Plans to release wild cats into parts of the British countryside have sparked a row between the National Sheep Association and conservation body, the Lynx UK Trust.
The conservation group has applied to Natural England and Scottish Natural Heritage for a licence to release six cats into Kielder Forest, Northumberland.
But the NSA initially slammed the plans over potential attacks on lambs and environmental concerns.
NSA chief executive Phil Stocker said: “Clearly NSA is opposed to lynx because of the predatory threat the species pose to sheep.
“And the NSA does not believe we have enough largescale, suitable habitat to support the minimum population of 250 lynx that is needed for true genetic sustainability.”
He added: “Animal welfare and disease biosecurity, as well as unconsidered changes in ecology if we were to see pastoral farming decline, also present huge problems.
“We stand to lose the beauty of an area like Kielder if farming, grazing and human activity cannot continue as it has done for centuries in this area.”
The NSA has since added claims that the trust’s consultation process was “flawed and misleading”.
“The NSA’s view is [Lynx UK Trust] has made inconsistent efforts to publicise meetings. In my mind, if lynx were to be released in Kielder, the opinions of people living and earning from that area should carry far greater weight than those of someone living 300 miles away.
“It is the local people that are the real stakeholders,” Mr Stocker said.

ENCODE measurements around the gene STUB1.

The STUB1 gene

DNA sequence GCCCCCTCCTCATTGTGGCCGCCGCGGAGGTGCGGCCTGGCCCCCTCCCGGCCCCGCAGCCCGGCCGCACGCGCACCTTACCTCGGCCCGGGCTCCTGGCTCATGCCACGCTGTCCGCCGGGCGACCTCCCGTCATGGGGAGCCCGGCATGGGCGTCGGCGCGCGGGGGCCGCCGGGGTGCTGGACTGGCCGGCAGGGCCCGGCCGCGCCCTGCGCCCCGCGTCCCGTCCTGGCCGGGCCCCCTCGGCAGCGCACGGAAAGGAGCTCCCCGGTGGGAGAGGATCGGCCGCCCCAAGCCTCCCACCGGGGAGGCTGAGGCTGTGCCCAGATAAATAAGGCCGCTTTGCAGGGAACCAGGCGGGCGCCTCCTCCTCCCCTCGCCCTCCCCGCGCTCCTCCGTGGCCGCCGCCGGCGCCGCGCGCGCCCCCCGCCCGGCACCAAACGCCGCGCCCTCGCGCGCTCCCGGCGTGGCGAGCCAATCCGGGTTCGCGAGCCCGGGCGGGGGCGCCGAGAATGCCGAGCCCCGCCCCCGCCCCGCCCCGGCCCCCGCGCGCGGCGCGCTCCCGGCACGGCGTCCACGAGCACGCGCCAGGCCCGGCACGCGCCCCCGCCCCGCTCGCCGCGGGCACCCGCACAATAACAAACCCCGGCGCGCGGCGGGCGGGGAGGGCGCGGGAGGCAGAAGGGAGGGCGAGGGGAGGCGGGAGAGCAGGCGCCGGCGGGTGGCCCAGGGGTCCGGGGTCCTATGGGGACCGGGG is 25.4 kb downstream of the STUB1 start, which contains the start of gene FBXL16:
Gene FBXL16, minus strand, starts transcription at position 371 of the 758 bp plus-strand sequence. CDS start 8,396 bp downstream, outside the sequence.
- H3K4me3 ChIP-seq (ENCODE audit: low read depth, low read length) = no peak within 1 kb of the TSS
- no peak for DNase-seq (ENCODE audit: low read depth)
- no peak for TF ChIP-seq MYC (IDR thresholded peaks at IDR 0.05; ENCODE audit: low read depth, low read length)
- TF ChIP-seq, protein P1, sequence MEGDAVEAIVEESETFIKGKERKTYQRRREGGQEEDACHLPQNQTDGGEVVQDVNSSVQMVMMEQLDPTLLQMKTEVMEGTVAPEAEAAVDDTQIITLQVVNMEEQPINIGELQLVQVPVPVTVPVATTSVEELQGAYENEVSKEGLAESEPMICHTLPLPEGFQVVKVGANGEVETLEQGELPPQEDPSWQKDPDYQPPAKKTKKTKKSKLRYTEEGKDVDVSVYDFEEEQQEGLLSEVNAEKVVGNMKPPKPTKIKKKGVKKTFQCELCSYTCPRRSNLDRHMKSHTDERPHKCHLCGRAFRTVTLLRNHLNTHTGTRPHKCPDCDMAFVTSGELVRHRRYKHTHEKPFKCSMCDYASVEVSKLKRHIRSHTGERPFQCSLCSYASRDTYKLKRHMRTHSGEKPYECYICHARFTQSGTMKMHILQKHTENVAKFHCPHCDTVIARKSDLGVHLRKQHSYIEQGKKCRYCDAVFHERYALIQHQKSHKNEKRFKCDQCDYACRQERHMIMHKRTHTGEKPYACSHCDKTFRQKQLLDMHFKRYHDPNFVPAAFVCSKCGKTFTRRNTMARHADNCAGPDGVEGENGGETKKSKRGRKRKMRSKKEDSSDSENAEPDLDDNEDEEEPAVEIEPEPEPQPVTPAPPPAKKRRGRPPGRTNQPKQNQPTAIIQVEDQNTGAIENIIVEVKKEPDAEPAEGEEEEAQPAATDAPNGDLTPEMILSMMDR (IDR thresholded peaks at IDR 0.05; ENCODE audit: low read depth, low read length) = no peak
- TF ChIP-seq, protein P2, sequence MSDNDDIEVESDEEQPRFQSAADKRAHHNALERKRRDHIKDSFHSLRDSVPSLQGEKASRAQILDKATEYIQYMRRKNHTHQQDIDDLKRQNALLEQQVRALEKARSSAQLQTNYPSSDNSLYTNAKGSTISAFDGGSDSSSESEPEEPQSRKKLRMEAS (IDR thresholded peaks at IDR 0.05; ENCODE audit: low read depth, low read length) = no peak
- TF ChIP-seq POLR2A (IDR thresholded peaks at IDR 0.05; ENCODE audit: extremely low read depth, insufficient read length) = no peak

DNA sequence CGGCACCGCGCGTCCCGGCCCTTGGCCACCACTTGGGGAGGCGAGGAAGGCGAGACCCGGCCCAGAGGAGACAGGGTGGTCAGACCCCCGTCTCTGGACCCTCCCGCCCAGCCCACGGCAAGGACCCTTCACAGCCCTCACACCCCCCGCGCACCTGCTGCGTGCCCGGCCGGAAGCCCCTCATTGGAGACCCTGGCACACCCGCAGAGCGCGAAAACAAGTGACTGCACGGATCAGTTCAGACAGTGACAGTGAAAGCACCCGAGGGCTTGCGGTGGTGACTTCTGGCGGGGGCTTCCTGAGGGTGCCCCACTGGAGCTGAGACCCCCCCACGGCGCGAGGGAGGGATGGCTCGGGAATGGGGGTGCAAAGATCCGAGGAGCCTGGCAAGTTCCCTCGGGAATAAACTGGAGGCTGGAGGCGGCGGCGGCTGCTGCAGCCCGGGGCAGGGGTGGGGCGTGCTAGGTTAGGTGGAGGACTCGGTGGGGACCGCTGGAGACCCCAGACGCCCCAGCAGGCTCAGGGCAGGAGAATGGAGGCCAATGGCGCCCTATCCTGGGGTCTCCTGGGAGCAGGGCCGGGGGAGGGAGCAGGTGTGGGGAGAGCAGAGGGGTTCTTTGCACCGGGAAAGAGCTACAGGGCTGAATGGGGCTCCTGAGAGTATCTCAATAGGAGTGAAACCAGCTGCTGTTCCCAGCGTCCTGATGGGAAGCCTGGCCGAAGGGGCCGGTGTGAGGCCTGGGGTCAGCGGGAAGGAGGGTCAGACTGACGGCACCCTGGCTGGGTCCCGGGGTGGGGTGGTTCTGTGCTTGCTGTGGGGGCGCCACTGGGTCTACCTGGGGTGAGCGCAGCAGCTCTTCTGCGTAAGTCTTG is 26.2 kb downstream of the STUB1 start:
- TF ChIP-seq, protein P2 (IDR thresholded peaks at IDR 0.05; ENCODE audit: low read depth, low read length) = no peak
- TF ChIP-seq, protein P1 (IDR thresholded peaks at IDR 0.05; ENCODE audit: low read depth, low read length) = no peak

He also slated the method of the planned reintroduction.
“It is almost inconceivable that once released the lynx would ever be removed and therefore we don’t accept this is a pilot project, it is a release.”
But the Lynx UK Trust has hit back with a robust defence of its plans.
A spokesman for the trust said: “Studies show that each lynx will only kill 0.4 lambs per year. That means the six lynx which we hope to release will account for 2.4 lambs across the entire UK flock.”
The spokesman said that figure was dwarfed by the number of lambs lost through infection and exposure each year.
He also rebuffed claims that the lynx population would swell to 250.
“The release of 20 lynx in Germany in 2000 has resulted in a population of just 100 animals. Using that as a basis for calculation, the six we hope to release would take 40-50 years to reach the same number seen in Germany.
“It is also important to point out that the lynx would not remain in Kielder but would spread across thousands of square miles of southern Scotland and the north of England.”
He also firmly rejected the NSA claim that the consultation process was flawed.
Instead he insisted that the trust had followed guidelines on consultation process and had deliberately targeted local villages and businesses.
“We knocked on every single door in Kielder village and have received 130 questionnaires back from people in the area.
“We also published plans on social media and in the local press, highlighting meetings with businesses and farmers.”
The spokesman said that they had pressed home the message that rather than a significant threat, the lynx would increase ecotourism in the area and give a reduction in foxes leading to a net decrease in livestock attacks.
“We believe the lynx is a potential benefit to farmers and ask people to learn more about the animal before making any judgements,” he said.